Of course, it is still possible to have luck with a single season prediction so we plan to make this a series which returns to as many of the same people and models as possible next year. This will eventually cancel single season luck out and identify the truly good predictors.

Just looking at the averages for the objective and subjective predictions – “wisdom of the crowd” from the two camps – there are some interesting similarities and differences. As mentioned at the top, Manchester City will be 2013/2014 Premier League champions according to the statistical models but Chelsea will be according to our group of experts. Both groups are in agreement that the same four teams who filled the top four places last season will also do so this term.

I had thought that there would be some major differences between the two “Wisdom” groups when it came to mid-table because it is so competitive and random variation will undoubtedly play a part in the distribution of the final rankings amongst the clubs. This makes the agreement on Swansea City to finish eighth even more remarkable. The two groups are never more than two places away from each other in predicting the finishing position of each team.

Finally relegation. During the Premier League era there has been just one occasion on which all three promoted teams have been relegated but this is what the average of both groups predict. Perhaps remarkably, Hull City AND Crystal Palace are predicted to go down in 25 of the 26 individual predictions. Even that would be above the Premier League average.

The only time all three promoted clubs did go down was 1997/1998. During the summer, a friend provided one of the most memorable – and accurate – predictions that I have ever come across. He suggested that the three relegated clubs would be Barnsley, Bolton and “whoever signs Paul Warhurst”. Warhust subsequently joined Crystal Palace who duly joined the other two in being relegated.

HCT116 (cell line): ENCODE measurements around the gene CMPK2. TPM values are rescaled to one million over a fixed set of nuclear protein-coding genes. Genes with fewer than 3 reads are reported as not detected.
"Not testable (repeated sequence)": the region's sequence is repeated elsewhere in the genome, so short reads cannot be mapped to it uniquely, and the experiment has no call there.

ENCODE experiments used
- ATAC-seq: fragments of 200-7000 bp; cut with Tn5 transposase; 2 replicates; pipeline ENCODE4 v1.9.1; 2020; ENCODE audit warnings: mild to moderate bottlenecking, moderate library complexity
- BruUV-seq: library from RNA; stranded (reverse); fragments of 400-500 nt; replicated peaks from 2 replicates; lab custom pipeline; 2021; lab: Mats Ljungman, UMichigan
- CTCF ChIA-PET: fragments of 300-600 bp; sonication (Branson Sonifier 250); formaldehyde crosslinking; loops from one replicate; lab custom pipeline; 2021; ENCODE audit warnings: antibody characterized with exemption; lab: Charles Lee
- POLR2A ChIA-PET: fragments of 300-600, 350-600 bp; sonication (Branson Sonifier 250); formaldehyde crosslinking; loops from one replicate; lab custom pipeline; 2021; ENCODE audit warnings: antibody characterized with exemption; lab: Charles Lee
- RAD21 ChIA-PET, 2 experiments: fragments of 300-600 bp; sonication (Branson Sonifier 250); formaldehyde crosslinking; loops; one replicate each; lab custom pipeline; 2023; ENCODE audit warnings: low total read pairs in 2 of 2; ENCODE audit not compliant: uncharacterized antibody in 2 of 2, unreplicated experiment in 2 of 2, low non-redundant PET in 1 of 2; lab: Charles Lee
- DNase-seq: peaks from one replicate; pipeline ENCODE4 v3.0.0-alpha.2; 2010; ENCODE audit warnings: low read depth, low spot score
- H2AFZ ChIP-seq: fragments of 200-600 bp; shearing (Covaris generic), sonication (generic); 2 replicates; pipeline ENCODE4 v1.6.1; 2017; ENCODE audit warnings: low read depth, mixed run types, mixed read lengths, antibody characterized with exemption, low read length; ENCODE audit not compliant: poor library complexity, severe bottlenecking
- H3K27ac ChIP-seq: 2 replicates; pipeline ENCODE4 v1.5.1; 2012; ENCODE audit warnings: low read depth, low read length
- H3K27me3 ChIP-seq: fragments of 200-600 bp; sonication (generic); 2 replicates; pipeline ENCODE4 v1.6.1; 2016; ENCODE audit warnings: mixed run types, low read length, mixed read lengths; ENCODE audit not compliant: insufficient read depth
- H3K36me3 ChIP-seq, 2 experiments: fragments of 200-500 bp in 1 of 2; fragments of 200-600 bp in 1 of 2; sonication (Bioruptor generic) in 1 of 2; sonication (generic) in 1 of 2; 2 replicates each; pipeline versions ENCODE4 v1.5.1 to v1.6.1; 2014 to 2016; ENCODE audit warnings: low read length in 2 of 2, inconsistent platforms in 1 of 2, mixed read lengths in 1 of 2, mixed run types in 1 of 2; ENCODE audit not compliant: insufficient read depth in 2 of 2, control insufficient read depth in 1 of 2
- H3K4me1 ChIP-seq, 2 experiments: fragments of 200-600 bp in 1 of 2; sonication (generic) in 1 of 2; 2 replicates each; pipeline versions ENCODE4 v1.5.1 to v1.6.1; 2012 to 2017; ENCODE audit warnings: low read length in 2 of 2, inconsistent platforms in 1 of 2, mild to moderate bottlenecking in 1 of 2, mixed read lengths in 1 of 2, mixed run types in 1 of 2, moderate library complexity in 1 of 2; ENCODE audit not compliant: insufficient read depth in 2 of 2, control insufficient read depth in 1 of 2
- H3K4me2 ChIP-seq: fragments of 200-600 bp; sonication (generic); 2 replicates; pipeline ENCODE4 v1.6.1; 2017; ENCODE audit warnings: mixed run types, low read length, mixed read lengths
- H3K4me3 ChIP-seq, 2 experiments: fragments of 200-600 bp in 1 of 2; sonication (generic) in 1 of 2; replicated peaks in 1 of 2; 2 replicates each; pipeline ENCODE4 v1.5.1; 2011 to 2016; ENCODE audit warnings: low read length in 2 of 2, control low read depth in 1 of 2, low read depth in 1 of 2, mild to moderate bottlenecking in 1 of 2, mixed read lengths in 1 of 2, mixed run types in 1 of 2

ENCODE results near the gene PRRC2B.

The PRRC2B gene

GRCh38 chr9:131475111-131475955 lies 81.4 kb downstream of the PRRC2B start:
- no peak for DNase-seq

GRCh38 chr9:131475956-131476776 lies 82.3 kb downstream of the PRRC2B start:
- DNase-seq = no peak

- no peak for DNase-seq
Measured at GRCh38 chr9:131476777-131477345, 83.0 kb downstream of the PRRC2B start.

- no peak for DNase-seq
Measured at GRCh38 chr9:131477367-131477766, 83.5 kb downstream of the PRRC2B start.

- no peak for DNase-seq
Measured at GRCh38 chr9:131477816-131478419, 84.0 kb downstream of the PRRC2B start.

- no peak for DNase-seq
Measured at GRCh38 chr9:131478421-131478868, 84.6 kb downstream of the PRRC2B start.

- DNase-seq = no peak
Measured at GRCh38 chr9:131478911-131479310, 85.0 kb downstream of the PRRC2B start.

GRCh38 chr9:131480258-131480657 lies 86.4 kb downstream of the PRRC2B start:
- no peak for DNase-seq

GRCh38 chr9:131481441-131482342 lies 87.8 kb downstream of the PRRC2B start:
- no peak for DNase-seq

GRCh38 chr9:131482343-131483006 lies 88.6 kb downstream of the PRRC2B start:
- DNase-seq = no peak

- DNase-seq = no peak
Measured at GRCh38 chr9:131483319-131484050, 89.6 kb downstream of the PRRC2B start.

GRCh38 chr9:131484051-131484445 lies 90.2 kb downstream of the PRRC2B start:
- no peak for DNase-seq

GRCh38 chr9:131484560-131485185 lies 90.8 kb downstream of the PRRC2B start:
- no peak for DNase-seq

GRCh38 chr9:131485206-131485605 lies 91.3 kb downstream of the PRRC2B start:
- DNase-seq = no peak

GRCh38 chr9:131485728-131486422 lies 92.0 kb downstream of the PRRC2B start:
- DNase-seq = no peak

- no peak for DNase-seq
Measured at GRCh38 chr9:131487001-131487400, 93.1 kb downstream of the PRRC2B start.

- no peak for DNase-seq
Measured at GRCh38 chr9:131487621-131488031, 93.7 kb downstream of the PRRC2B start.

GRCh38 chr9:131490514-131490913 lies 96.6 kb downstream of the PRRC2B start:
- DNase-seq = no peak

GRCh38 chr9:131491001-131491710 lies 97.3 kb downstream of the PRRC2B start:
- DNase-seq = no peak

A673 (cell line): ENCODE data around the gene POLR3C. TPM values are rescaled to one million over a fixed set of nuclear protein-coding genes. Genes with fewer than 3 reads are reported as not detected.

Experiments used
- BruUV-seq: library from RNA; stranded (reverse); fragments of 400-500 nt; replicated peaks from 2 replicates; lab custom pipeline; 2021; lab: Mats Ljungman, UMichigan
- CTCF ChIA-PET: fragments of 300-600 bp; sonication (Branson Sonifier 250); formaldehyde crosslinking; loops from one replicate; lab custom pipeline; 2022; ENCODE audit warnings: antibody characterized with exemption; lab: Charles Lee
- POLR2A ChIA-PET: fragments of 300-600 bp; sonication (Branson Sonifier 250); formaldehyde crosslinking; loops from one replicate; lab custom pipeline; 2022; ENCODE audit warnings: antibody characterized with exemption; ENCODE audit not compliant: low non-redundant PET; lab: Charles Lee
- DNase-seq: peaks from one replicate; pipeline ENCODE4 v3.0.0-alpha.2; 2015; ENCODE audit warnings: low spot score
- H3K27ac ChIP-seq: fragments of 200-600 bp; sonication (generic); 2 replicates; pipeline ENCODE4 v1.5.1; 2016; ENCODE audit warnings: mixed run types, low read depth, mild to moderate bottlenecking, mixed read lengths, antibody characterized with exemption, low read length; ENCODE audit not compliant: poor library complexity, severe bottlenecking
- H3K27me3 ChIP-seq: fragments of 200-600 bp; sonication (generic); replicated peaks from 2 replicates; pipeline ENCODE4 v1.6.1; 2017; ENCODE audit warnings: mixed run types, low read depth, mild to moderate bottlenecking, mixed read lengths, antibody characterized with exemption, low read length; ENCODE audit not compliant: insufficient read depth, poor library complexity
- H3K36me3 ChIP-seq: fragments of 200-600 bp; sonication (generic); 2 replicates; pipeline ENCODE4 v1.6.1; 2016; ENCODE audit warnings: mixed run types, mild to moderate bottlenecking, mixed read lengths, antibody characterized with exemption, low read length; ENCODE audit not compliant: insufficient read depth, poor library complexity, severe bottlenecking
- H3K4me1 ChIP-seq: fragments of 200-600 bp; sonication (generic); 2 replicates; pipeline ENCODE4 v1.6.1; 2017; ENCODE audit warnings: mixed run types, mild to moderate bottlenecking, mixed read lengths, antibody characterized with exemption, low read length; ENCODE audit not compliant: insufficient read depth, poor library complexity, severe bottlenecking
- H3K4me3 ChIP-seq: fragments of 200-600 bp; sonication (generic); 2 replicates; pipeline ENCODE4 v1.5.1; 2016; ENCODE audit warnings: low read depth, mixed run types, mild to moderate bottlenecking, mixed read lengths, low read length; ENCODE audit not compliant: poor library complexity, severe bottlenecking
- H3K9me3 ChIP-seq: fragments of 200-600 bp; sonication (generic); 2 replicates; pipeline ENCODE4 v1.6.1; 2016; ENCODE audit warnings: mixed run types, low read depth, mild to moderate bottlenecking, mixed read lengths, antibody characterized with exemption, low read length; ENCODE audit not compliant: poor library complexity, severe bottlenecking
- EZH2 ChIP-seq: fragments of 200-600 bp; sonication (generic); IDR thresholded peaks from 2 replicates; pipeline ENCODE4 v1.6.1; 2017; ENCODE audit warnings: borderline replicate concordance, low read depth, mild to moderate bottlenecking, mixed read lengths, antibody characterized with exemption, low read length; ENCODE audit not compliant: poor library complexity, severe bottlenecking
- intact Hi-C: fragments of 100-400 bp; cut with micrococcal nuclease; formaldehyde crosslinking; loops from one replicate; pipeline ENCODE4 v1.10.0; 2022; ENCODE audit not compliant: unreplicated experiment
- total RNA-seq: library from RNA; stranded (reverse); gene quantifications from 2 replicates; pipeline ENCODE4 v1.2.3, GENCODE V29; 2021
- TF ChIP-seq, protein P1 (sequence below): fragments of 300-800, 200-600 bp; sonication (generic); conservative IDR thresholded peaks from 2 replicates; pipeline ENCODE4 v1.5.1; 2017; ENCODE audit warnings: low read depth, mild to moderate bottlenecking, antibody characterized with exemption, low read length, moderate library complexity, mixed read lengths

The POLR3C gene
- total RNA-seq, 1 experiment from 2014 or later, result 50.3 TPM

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11 Responses to 26 Predictions: English Premier League forecasting laid bare

  1. Pingback: The Story So Far – August 21st A tale of two pressers: Wenger and Mourinho | Counter Attack | Blogs | theScore.com

  2. I wonder how the “SPAM” model picked Newcastle to get only 26 points. That looks like the biggest outlier

  3. SPAM is based on shot no’s and position of shot. Newcastle have been steadily taking worse shots for 3 yrs and conceding easier and easier chances over the last 3 yrs. its a relatively small data set still that will improve over time

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  5. Har says:

    Is it possible to do a prediction (using one or many models) of past Premier League seasons and then compare them to actual results and study the cases where it wasn’t right to make a list of the possible reasons : new manager, injuries, pivotal games … and then include these new variables in the same model and see the results of this season ?

  6. Pingback: Managerial Stability and TSR | thebubblegame

  7. Pingback: Comparing the preseason predictions after 190 games | James' Blog

  8. Pingback: Comparing the preseason predictions after 210 games | James' Blog

  9. Pingback: 220 down, 160 to go – Comparing the preseason predictions | James' Blog